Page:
We also took safety on as a major initiative, because what could be more important if you want to make a difference than the safety of the airways, the railways, the waterways, the highways. And we had to date at that time the safest in all those modes of transportation. We did things like overhauling the inspection system on the airlines. Why? Because we'd been through deregulation of the airlines, and they were still using the same inspector's handbook for 28 years. So it was time to refurbish the inspection system for the airlines. We also put those lights in, you know when you get on airplanes you see the low level lights, you recognize that, the smoke detectors in the lavatories, the less flammable seat covering, all of that to try and make cabin safety better.
And we were the first civilian department to undergo random drug testing, which was not exactly popular at the time. But you have to take the risks, you have to do those important things to make that difference. . Okay.
Now, Department of Labor. Okay, here we're dealing with human resources. What could be more important than trying to turn young lives around from the most negative behavior, gang leaders, et cetera, to help them to prepare for a good job, and many of them for college. That became our top priority. And that was a wonderful mission field again for me.
We also wanted to try to make a difference in a very, very bitter eleven-month coal strike. Families were torn apart; communities were torn apart. I went down to the coal fields; I couldn't believe what a really incredible situation for so many months existed. So I called in the president of the Pittston coal company and the president of the United Mine Workers, who I don't think were speaking to each other at the time. And we had some talks and we worked together to appoint a super-mediator who would help us to resolve this strike. It took a long time, right through the holiday season, but on New Year's Eve we were successful in settling that coal strike. Again, that's experience, that's hands on experience that I think makes the difference. And there were many other issues at the Department of Labor, but let me move quickly to the Red Cross.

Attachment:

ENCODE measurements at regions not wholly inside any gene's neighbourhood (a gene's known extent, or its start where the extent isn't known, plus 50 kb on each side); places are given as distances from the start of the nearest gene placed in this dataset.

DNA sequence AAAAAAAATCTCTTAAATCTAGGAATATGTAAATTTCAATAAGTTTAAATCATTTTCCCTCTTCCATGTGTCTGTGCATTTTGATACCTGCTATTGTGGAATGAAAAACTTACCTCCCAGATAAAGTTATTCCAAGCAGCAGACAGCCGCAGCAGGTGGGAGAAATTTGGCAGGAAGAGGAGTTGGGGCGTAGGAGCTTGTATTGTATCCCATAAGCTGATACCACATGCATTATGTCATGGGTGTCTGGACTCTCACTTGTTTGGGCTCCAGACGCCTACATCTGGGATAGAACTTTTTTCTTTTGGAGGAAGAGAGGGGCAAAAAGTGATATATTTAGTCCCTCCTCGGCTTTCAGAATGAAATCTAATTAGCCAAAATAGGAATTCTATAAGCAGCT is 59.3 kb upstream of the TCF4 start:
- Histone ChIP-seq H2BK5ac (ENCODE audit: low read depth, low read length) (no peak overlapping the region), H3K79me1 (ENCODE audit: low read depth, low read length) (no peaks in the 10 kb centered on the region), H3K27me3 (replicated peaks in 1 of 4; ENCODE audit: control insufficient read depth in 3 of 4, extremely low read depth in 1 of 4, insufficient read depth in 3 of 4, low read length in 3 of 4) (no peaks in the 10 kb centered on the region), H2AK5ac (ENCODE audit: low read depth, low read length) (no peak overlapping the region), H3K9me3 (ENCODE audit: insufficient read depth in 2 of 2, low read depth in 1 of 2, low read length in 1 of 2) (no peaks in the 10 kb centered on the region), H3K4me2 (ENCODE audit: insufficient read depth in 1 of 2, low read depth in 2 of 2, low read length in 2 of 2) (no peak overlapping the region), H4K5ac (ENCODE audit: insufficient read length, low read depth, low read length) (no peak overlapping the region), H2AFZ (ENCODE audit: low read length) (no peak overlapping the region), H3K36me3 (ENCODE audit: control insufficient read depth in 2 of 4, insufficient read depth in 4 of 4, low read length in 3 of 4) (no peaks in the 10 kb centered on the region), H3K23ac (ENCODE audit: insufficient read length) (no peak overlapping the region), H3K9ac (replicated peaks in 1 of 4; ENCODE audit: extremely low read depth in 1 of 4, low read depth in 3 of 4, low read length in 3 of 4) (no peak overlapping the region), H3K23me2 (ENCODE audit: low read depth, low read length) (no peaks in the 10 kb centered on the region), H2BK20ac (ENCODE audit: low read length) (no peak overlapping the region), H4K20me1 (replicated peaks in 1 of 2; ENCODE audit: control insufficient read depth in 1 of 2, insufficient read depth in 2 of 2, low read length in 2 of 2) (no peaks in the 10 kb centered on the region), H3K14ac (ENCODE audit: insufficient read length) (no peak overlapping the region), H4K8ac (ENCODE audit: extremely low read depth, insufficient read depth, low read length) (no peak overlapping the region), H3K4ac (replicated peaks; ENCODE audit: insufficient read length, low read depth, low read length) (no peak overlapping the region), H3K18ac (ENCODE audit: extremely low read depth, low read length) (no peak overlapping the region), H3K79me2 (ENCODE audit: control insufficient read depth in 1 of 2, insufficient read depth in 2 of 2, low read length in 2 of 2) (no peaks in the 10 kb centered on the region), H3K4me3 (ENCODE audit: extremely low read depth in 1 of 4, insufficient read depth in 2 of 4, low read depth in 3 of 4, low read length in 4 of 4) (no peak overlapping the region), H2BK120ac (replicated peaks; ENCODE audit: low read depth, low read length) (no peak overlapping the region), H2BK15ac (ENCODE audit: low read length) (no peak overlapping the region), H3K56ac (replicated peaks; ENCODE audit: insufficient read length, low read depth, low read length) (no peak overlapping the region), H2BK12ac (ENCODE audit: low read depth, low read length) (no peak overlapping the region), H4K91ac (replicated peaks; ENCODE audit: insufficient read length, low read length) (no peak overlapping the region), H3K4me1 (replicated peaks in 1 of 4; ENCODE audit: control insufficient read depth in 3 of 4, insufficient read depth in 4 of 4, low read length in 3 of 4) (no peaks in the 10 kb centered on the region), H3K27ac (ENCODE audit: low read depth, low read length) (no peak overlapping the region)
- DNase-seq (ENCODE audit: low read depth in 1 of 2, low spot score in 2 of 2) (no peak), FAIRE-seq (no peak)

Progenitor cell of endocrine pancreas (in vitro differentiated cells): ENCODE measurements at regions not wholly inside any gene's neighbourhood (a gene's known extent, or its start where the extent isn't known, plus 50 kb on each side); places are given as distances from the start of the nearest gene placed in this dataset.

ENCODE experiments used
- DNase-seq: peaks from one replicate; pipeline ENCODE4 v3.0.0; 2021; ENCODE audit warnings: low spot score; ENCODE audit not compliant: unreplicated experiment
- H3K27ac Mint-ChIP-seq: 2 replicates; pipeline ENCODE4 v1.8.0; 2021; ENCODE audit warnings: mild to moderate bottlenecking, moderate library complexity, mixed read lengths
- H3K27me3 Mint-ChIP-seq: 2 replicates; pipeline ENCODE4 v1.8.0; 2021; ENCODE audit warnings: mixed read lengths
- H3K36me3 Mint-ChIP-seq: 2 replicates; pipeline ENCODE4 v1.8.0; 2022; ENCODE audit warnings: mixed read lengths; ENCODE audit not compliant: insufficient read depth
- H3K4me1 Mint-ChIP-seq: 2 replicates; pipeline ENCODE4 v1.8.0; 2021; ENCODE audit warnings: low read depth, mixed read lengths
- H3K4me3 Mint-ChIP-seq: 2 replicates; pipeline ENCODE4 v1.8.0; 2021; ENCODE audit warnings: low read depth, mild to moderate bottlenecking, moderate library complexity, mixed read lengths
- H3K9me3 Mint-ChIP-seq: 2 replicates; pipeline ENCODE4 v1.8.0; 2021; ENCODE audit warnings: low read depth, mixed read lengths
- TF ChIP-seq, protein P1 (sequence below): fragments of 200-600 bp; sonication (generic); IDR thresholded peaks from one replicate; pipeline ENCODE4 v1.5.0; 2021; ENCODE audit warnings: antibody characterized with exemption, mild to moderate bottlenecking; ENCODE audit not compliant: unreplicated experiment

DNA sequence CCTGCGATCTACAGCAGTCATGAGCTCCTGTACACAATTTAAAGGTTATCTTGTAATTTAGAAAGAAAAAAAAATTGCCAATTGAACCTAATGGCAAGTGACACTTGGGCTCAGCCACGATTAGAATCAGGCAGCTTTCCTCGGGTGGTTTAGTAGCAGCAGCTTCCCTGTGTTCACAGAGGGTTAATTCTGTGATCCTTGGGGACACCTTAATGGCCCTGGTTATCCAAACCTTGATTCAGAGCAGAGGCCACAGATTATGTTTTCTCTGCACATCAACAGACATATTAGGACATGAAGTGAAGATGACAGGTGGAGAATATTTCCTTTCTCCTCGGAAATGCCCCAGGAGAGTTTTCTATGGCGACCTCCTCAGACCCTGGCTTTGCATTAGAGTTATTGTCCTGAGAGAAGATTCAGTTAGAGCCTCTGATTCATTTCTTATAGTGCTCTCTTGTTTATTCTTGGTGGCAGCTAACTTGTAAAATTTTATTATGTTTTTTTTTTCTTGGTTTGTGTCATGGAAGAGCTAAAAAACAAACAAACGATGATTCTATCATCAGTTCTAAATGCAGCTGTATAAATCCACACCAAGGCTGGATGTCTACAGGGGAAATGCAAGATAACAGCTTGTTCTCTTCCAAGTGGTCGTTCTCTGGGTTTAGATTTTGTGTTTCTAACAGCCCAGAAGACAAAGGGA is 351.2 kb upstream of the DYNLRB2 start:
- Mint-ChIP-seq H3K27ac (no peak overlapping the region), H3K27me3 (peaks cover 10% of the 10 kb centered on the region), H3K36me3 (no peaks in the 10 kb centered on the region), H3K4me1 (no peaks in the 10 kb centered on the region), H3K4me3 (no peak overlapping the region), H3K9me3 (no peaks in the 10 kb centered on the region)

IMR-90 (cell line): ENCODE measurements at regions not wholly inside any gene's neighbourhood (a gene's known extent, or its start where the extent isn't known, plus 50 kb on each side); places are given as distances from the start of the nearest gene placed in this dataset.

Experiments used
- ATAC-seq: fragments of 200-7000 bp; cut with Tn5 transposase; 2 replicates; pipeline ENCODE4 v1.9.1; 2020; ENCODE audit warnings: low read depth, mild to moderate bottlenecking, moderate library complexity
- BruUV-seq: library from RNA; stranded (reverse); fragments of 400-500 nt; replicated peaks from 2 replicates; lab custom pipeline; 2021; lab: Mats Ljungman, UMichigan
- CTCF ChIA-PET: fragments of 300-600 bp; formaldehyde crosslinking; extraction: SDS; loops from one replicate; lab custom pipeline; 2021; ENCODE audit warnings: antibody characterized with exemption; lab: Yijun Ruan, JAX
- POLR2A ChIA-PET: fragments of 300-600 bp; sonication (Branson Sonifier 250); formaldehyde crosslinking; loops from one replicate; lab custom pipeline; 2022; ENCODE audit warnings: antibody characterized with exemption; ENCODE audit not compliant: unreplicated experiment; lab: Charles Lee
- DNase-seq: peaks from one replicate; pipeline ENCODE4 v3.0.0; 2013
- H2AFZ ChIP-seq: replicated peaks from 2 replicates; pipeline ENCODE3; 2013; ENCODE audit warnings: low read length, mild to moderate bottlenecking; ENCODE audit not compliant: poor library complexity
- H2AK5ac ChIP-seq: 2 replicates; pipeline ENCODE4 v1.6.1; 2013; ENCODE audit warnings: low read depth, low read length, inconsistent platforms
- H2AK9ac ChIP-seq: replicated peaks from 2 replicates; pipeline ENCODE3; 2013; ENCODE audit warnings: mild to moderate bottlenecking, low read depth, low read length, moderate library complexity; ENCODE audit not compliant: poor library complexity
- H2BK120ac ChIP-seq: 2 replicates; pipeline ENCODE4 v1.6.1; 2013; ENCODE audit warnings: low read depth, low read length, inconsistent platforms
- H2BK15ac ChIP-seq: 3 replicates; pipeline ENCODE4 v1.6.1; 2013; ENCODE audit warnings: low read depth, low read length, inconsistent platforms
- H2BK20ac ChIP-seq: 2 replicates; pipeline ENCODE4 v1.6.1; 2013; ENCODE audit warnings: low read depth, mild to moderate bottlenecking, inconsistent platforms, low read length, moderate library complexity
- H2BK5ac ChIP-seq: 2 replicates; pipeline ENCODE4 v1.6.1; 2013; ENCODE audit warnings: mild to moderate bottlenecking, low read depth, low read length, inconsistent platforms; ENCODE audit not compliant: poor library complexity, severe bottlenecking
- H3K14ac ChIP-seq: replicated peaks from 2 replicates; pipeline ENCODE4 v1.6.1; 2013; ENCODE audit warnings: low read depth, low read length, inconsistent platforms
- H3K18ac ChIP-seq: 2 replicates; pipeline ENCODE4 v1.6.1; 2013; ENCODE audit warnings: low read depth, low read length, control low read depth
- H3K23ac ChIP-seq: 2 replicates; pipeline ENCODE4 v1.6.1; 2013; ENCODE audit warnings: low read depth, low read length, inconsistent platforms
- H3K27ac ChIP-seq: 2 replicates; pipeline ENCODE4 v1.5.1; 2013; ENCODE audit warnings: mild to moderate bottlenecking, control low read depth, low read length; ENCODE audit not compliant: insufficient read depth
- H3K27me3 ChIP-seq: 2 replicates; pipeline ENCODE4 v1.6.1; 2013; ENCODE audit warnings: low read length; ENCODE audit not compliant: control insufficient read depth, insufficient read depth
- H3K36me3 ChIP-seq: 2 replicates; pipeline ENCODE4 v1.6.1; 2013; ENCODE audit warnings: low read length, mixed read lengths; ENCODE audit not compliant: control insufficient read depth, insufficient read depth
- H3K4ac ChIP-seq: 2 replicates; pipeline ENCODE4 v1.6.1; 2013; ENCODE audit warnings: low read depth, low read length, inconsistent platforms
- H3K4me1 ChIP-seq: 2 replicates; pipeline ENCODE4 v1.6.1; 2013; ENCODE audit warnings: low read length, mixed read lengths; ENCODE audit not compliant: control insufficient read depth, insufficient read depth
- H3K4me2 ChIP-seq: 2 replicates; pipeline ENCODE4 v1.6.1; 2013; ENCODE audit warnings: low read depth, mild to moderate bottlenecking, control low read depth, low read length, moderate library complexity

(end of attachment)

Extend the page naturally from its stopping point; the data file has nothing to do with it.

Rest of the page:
Because here I was trying to inspire people to give of themselves as volunteers, to give of their financial resources and to give of their blood, because the Red Cross provides half of America's blood supply. So, inner resources, right? And I'll give you one example, maybe two, of many.
One would be that we laid out a new state-of-the-art system for delivering disaster relief. And I think you know how important, with the Midwest floods I was here many times back at that time. You have got to have material out in the field ready to be utilized. We trained 21,000 people for the catastrophic events, so that they'd be ready in a moment's notice to go out, and it never shuts down, it's going 24 hours a day, seven days a week, monitoring disasters, current threats, impending threats, and helping to move our people move our equipment wherever needed. You notice I still speak in the present tense about the Red Cross; I guess it'll always be a part of me and very much in my heart.
Then I want to share with you blood transformation. This was the most wrenching cultural change I have ever been involved with, but I think it was crucial for America, because it involved one half of America's blood supply. At the time that I arrived at the Red Cross, we had 53 testing labs for infectious disease that were non-standardized across the country. We had 28 computer systems trying to interface all of that and we needed a quality assurance program that would really tie our organization together and meet FDA standards.
So what we did was invest a great deal of money in this state-of-the-art system that's now the best in the world. We built eight brand-new, best-in-the-world testing labs, absolutely standardized. We have one computer system now that gives us the largest blood information database in the world for transfusion medicine research and a quality assurance program that is second to none. Training that's centralized instead of each region doing it a different way. Why is this so important? Because it does set the standard, the gold standard now, for our blood supply. And it gives us a humanitarian gift to share with other countries that have problems with their blood. And that's a wonderful result of this, because we do have others that need that help, and I hope that Red Cross will continue down that path of providing assistance.